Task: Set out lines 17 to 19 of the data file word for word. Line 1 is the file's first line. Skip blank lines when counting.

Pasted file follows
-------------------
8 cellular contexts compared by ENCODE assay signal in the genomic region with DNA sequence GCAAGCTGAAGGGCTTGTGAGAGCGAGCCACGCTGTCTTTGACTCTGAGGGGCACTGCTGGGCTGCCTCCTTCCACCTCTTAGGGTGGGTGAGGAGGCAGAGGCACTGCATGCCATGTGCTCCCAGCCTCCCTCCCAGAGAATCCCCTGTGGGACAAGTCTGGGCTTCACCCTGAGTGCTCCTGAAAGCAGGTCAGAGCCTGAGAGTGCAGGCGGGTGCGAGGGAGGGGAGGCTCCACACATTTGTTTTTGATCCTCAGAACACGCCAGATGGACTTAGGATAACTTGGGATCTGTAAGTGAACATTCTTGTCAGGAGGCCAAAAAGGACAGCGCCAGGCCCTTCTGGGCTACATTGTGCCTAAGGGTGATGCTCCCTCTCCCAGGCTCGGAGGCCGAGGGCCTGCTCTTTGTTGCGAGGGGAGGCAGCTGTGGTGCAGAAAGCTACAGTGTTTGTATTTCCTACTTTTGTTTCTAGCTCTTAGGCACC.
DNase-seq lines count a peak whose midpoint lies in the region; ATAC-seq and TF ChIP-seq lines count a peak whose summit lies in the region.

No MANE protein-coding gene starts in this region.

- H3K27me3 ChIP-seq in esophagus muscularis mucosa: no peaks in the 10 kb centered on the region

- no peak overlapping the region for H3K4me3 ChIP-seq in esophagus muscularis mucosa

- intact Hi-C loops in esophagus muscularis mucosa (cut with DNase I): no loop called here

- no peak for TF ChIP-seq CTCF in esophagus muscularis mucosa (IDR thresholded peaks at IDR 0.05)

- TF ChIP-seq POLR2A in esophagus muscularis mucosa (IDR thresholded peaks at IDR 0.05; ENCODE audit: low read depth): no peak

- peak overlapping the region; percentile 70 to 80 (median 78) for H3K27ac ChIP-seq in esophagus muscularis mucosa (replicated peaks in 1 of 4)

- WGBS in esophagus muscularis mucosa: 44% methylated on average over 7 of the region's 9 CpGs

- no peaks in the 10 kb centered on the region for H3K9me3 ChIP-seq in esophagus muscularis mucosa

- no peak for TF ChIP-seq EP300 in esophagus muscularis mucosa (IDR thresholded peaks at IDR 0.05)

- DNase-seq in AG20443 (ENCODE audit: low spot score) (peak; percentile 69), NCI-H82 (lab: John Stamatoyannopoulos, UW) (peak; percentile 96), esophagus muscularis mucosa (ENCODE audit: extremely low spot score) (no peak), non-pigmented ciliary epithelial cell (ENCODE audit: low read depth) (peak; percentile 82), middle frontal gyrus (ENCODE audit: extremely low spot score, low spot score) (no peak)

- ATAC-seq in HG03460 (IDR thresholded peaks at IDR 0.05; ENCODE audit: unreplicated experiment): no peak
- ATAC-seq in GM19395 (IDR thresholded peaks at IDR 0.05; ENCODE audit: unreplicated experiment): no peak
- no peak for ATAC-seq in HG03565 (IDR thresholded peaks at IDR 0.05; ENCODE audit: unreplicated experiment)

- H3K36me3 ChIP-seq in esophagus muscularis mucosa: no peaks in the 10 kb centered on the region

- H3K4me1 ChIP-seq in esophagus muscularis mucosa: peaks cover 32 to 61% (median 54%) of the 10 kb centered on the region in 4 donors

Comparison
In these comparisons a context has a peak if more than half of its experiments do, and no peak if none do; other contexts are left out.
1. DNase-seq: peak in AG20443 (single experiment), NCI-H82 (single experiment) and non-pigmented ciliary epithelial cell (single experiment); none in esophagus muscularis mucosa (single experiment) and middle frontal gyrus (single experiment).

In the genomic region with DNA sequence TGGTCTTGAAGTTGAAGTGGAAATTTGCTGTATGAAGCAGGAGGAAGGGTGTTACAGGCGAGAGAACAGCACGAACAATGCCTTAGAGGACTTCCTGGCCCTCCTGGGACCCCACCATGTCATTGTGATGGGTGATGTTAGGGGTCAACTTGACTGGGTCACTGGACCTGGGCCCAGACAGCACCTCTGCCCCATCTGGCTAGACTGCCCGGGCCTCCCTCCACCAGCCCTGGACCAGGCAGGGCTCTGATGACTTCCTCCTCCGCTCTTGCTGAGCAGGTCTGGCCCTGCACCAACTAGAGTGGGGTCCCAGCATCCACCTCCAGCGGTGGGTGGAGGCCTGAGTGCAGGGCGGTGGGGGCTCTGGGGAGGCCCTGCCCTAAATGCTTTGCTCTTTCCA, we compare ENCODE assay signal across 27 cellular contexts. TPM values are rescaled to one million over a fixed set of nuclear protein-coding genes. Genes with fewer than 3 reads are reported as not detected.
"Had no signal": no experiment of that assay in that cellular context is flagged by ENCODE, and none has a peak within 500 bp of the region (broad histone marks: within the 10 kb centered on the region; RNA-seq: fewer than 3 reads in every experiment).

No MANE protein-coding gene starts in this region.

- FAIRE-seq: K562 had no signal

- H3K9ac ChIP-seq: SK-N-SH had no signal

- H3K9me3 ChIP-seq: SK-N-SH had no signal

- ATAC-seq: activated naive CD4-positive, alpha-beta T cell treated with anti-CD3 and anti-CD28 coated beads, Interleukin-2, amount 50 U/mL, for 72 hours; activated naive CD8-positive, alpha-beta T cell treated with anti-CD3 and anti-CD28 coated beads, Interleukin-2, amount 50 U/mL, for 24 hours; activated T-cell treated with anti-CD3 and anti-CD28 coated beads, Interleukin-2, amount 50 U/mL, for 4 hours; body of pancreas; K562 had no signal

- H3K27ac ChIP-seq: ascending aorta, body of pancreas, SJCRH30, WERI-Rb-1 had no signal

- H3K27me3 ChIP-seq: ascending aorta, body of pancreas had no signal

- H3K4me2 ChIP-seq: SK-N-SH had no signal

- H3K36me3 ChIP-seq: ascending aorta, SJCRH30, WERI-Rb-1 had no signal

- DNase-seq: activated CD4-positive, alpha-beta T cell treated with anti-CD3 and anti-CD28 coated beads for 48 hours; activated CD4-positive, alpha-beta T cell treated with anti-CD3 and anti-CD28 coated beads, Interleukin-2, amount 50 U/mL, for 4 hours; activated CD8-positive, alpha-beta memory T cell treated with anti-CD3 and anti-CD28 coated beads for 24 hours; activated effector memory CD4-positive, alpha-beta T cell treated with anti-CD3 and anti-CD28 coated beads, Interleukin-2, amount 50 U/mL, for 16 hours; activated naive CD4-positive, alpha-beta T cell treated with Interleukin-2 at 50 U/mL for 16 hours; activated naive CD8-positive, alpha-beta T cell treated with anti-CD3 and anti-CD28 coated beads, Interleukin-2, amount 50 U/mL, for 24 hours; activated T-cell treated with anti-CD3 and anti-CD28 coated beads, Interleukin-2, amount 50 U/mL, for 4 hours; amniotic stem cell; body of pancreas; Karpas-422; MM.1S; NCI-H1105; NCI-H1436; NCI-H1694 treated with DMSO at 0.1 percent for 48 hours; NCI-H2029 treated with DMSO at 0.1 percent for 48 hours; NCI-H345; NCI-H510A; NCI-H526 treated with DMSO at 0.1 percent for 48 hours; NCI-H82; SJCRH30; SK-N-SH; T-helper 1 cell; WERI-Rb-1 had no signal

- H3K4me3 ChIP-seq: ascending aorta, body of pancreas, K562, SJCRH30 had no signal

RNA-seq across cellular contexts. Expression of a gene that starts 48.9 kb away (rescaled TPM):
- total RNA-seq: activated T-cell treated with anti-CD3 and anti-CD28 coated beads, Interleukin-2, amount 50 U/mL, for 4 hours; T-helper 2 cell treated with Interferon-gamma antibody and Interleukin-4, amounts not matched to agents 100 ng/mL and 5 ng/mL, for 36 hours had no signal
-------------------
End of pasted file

- H3K36me3 ChIP-seq in esophagus muscularis mucosa: no peaks in the 10 kb centered on the region

- H3K4me1 ChIP-seq in esophagus muscularis mucosa: peaks cover 32 to 61% (median 54%) of the 10 kb centered on the region in 4 donors

Comparison